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topic 27425

Removal of rust ring on cast iron woodburning stove


I have a small Osburn cast iron wood burning stove. Someone put a wet coffee cup on top of stove and now I have a rust ring in middle of stove that looks bad. How do I remove rust ring without making it look even worse.

Doug DiMeglio
- Canton, Michigan


Muriatic Acid [linked by editor to product info at Amazon] would work, but it would probably rust again soon after. If you can get some phosphoric acid it should do the trick.

Ronald Zeeman
Coil Coating - Brampton, ON, Canada


A 'Rust Converter [linked by editor to product info at Amazon]' would likely contain the phosphoric acid that Ronald speaks of. However, such stoves are usually painted, and it will be necessary to repaint yours eventually [Stove Paint [linked by editor to product info at Amazon]]. If the ring is still apparent after you've done the conversion treatment, it may be a good time to do the repainting as well.

Ted Mooney, Teds signature
Ted Mooney, P.E. RET
Pine Beach, New Jersey


We just bought a cast iron woodburner. Is there anything we should do to preserve the cast iron from wear or rust?

Paula Lundberg
- Valparaiso, Indiana

October 8, 2009

I am wondering about the use of Naval Jelly [linked by editor to product info at Amazon] for rust removal on old wood burning stoves. I have never used it and don't know anything about its nature. Does it work and is it safe for old stoves?

Rita Attkisson
hobbyist - Delia, Kansas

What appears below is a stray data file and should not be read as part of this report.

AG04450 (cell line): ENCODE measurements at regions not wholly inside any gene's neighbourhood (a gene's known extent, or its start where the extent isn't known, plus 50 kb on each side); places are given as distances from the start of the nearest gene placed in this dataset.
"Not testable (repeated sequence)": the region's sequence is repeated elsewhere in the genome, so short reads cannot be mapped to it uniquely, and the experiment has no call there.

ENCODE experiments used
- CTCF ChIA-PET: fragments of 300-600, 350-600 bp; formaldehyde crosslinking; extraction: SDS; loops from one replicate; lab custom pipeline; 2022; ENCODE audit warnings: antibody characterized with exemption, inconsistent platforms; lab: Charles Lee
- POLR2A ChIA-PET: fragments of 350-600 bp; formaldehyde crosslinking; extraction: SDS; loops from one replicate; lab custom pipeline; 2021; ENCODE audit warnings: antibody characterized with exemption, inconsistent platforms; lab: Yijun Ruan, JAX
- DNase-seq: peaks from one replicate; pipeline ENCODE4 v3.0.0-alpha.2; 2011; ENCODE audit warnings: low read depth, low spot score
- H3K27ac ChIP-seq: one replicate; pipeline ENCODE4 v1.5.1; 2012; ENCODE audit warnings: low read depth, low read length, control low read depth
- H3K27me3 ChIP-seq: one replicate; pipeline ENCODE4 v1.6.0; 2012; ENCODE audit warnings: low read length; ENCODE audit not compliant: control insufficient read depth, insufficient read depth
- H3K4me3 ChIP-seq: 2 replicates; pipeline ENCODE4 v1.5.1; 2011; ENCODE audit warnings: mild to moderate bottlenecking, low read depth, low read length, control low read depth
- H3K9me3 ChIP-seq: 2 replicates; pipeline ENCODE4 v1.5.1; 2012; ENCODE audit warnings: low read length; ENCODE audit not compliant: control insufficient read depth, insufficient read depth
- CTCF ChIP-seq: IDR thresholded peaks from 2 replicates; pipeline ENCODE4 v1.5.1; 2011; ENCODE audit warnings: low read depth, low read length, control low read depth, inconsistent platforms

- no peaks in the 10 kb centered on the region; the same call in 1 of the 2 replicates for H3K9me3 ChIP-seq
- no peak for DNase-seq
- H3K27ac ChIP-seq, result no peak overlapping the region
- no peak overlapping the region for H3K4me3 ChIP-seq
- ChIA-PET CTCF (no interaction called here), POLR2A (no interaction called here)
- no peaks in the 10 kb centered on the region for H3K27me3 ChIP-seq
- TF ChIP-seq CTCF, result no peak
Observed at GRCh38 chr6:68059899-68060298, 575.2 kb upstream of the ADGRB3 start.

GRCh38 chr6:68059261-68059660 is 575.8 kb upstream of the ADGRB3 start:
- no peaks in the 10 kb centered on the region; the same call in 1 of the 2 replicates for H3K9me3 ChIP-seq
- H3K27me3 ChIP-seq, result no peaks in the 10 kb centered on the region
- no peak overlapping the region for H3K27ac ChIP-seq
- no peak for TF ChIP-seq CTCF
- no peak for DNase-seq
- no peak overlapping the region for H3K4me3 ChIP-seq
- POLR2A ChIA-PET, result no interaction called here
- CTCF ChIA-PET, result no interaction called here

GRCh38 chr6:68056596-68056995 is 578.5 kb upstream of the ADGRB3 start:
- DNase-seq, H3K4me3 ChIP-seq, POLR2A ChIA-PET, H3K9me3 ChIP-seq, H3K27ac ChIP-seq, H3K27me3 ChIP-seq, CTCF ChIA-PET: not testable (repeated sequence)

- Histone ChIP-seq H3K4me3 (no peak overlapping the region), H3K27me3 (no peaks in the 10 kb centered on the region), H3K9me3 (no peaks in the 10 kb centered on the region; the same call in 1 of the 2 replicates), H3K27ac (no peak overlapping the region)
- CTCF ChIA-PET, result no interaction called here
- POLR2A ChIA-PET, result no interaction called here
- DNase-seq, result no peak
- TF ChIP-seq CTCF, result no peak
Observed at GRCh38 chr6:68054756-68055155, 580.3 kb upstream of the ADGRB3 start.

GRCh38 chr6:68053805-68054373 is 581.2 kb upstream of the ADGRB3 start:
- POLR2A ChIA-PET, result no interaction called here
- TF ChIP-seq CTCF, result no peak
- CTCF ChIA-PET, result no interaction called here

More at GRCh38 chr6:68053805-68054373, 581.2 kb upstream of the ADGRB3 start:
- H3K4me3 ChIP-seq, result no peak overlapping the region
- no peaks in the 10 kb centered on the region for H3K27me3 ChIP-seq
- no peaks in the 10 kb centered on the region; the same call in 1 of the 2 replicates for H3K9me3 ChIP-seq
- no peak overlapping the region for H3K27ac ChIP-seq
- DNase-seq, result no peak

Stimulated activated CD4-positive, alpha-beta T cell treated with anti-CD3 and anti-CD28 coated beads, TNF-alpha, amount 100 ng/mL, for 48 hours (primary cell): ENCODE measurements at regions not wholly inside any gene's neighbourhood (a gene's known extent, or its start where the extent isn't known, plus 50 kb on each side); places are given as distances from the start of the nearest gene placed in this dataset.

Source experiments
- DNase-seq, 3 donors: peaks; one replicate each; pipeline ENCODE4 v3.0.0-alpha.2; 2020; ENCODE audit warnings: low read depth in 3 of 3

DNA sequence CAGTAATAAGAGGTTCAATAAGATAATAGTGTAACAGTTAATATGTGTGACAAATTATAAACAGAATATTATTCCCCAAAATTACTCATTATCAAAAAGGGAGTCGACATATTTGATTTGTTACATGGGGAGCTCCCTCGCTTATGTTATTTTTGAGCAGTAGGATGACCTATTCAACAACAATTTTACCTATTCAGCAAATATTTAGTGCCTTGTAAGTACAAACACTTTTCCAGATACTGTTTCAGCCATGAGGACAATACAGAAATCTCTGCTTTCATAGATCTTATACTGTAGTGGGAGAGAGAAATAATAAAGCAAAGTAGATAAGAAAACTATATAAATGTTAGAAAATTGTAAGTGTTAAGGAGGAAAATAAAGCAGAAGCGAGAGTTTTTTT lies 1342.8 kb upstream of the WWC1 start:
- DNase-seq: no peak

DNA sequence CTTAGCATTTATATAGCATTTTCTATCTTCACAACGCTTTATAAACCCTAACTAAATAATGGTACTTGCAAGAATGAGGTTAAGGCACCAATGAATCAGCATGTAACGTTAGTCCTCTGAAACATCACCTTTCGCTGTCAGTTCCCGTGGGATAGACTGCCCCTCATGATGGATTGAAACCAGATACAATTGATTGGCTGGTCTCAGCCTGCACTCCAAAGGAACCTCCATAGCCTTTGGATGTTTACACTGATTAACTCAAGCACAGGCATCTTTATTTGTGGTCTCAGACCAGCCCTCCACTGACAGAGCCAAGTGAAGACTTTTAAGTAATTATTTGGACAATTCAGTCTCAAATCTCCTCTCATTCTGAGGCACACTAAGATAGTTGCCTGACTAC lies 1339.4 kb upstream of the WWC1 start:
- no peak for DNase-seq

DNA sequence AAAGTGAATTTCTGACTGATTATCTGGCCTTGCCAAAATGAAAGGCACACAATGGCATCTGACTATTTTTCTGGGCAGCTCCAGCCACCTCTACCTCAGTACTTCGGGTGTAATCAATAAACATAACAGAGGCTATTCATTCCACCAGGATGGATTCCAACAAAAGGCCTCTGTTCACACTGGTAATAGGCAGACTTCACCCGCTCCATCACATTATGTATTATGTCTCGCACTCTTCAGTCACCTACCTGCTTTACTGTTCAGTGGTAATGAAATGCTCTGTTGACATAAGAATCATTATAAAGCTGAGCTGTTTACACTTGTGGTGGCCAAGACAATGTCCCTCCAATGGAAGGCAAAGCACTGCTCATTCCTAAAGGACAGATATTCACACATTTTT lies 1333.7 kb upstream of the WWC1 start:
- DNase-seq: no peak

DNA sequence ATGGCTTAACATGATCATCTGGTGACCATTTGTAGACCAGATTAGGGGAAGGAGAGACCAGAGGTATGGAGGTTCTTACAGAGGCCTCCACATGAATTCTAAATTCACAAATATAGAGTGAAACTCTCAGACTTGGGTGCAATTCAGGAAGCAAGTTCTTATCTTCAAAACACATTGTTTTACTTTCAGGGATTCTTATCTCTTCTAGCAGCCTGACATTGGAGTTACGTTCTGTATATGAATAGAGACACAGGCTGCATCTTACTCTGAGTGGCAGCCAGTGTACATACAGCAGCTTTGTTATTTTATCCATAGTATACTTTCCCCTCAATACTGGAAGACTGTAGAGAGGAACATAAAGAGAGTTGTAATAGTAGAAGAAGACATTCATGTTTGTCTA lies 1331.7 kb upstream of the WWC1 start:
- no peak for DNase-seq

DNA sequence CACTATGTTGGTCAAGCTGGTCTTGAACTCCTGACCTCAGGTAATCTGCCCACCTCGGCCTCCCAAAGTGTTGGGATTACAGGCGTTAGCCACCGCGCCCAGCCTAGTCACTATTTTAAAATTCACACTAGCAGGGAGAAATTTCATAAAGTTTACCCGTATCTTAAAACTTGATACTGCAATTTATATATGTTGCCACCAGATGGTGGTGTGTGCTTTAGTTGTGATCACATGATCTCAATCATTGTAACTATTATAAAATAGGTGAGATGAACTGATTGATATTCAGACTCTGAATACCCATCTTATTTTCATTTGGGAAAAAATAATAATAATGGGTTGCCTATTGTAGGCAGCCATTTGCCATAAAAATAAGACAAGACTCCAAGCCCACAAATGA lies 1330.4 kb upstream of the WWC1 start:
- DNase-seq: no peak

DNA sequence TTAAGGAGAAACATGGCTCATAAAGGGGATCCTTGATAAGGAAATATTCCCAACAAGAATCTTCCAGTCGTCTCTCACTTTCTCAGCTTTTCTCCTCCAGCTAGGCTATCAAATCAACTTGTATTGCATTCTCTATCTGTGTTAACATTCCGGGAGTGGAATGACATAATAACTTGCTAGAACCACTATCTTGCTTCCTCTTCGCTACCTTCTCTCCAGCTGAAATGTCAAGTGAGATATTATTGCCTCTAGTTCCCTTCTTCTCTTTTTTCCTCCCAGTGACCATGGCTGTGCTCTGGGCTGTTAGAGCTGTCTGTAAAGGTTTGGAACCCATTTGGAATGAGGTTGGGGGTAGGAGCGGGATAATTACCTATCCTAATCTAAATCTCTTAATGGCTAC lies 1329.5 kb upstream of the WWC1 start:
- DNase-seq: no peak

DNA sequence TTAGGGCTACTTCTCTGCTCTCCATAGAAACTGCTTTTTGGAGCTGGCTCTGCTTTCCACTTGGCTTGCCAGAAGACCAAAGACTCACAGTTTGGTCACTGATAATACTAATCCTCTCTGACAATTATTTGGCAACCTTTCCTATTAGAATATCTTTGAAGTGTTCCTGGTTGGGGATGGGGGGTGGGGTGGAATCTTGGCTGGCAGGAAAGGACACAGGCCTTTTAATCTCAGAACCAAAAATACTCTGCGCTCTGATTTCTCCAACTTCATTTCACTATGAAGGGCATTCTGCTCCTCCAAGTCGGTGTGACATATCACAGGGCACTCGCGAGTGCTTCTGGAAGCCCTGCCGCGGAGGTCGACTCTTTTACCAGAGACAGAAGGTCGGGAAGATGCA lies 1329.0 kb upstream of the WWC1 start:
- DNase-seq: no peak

October 9, 2009 -- this entry appended to this thread by editor in lieu of spawning a duplicative thread

Hi, Rita. Naval jelly and rust converter are essentially the same thing, a phosphoric acid solution that converts red rust to the more stable black rust. I don't see why it wouldn't be safe to use on a stove, but I think you'll need to paint that stove to deter future rusting.


Ted Mooney,
Teds signature
Ted Mooney, P.E. RET
Pine Beach, New Jersey

June 18, 2011

Thank you for all of the helpful information on your site.

I am temporarily living off of the digital grid and have hopefully not ruined the old wood cookstove.

I used CLR and the stench was unbearable. I then rinsed with boiling water and soap. Then I tried Bar Keeper's Friend which resembles baking soda but is not the same...
I used non soap brillo pads and a wire brush from the discount store. This was effective but it seemed like I was spreading the rust around...
The rust at worst made the backing under the warming oven thin and at best was superficial and came right off. I wanted to do this for Father's day... Three days later I was still removing the drips from the brick hearth underneath... If only I was online before I started. A tarp underneath had crossed my mind but I was lazy and also wanted to use the detergents on the brick...
The Rutland Stove Polish was the final step and really was what made the sore elbows and fingers proud.

I believe it was pretty old too. But I stepped on it to get the last of it out of the tube.

I will post a picture when I complete the top and front as I lost polish spreading it in the nooks and crannies atop.

Rebecca Holske
- Boscawen New Hampshire

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